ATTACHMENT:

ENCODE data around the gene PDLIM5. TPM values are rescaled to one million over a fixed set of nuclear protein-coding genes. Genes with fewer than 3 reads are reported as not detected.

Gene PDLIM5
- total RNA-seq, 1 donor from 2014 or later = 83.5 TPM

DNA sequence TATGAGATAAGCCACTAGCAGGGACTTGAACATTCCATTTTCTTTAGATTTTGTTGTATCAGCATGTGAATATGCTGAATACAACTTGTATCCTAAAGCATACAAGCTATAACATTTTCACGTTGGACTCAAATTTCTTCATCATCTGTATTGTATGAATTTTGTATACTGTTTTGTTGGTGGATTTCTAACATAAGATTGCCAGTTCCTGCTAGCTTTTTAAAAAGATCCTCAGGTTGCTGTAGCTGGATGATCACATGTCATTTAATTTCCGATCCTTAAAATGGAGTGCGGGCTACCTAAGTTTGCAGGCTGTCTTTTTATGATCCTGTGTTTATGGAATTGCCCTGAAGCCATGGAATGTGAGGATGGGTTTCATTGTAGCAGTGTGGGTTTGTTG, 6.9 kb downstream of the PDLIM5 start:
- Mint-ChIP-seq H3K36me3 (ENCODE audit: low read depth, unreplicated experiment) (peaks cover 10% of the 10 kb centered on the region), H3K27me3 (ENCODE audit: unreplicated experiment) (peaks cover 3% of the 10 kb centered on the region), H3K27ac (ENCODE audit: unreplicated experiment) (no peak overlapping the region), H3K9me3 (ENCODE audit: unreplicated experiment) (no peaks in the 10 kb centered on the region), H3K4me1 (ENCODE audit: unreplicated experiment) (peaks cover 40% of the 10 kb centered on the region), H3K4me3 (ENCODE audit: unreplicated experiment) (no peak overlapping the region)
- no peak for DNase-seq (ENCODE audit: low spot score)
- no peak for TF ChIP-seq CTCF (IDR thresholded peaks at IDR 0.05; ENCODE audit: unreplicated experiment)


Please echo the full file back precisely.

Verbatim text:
ENCODE data around the gene PDLIM5. TPM values are rescaled to one million over a fixed set of nuclear protein-coding genes. Genes with fewer than 3 reads are reported as not detected.

Gene PDLIM5
- total RNA-seq, 1 donor from 2014 or later = 83.5 TPM

DNA sequence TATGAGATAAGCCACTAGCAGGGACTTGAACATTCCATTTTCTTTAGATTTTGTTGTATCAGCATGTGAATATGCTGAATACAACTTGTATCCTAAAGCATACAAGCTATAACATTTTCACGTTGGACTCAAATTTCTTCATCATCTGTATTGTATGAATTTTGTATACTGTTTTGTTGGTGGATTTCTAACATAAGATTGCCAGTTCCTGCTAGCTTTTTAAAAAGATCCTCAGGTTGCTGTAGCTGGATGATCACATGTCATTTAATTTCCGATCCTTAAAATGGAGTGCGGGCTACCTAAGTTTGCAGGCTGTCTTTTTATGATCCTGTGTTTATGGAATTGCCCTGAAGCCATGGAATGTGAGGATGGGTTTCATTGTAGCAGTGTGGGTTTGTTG, 6.9 kb downstream of the PDLIM5 start:
- Mint-ChIP-seq H3K36me3 (ENCODE audit: low read depth, unreplicated experiment) (peaks cover 10% of the 10 kb centered on the region), H3K27me3 (ENCODE audit: unreplicated experiment) (peaks cover 3% of the 10 kb centered on the region), H3K27ac (ENCODE audit: unreplicated experiment) (no peak overlapping the region), H3K9me3 (ENCODE audit: unreplicated experiment) (no peaks in the 10 kb centered on the region), H3K4me1 (ENCODE audit: unreplicated experiment) (peaks cover 40% of the 10 kb centered on the region), H3K4me3 (ENCODE audit: unreplicated experiment) (no peak overlapping the region)
- no peak for DNase-seq (ENCODE audit: low spot score)
- no peak for TF ChIP-seq CTCF (IDR thresholded peaks at IDR 0.05; ENCODE audit: unreplicated experiment)